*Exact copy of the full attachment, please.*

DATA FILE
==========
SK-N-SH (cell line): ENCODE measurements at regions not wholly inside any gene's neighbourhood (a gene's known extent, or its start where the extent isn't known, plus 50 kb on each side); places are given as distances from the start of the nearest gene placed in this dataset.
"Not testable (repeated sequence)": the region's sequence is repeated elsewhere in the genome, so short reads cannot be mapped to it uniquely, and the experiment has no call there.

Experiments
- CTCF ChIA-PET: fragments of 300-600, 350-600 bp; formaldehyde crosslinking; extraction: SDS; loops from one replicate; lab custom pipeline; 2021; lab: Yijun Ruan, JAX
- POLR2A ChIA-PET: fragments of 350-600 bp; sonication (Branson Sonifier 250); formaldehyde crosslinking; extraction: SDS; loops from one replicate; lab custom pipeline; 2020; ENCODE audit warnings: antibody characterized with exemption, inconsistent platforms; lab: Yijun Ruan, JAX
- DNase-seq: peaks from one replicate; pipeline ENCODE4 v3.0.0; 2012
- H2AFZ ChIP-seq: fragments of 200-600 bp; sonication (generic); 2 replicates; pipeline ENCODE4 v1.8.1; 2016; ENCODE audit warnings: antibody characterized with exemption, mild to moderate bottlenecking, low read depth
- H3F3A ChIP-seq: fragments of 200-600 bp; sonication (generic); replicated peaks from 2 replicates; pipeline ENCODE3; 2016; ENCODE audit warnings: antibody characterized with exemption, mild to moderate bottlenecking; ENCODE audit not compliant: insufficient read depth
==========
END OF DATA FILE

SK-N-SH (cell line): ENCODE measurements at regions not wholly inside any gene's neighbourhood (a gene's known extent, or its start where the extent isn't known, plus 50 kb on each side); places are given as distances from the start of the nearest gene placed in this dataset.
"Not testable (repeated sequence)": the region's sequence is repeated elsewhere in the genome, so short reads cannot be mapped to it uniquely, and the experiment has no call there.

Experiments
- CTCF ChIA-PET: fragments of 300-600, 350-600 bp; formaldehyde crosslinking; extraction: SDS; loops from one replicate; lab custom pipeline; 2021; lab: Yijun Ruan, JAX
- POLR2A ChIA-PET: fragments of 350-600 bp; sonication (Branson Sonifier 250); formaldehyde crosslinking; extraction: SDS; loops from one replicate; lab custom pipeline; 2020; ENCODE audit warnings: antibody characterized with exemption, inconsistent platforms; lab: Yijun Ruan, JAX
- DNase-seq: peaks from one replicate; pipeline ENCODE4 v3.0.0; 2012
- H2AFZ ChIP-seq: fragments of 200-600 bp; sonication (generic); 2 replicates; pipeline ENCODE4 v1.8.1; 2016; ENCODE audit warnings: antibody characterized with exemption, mild to moderate bottlenecking, low read depth
- H3F3A ChIP-seq: fragments of 200-600 bp; sonication (generic); replicated peaks from 2 replicates; pipeline ENCODE3; 2016; ENCODE audit warnings: antibody characterized with exemption, mild to moderate bottlenecking; ENCODE audit not compliant: insufficient read depth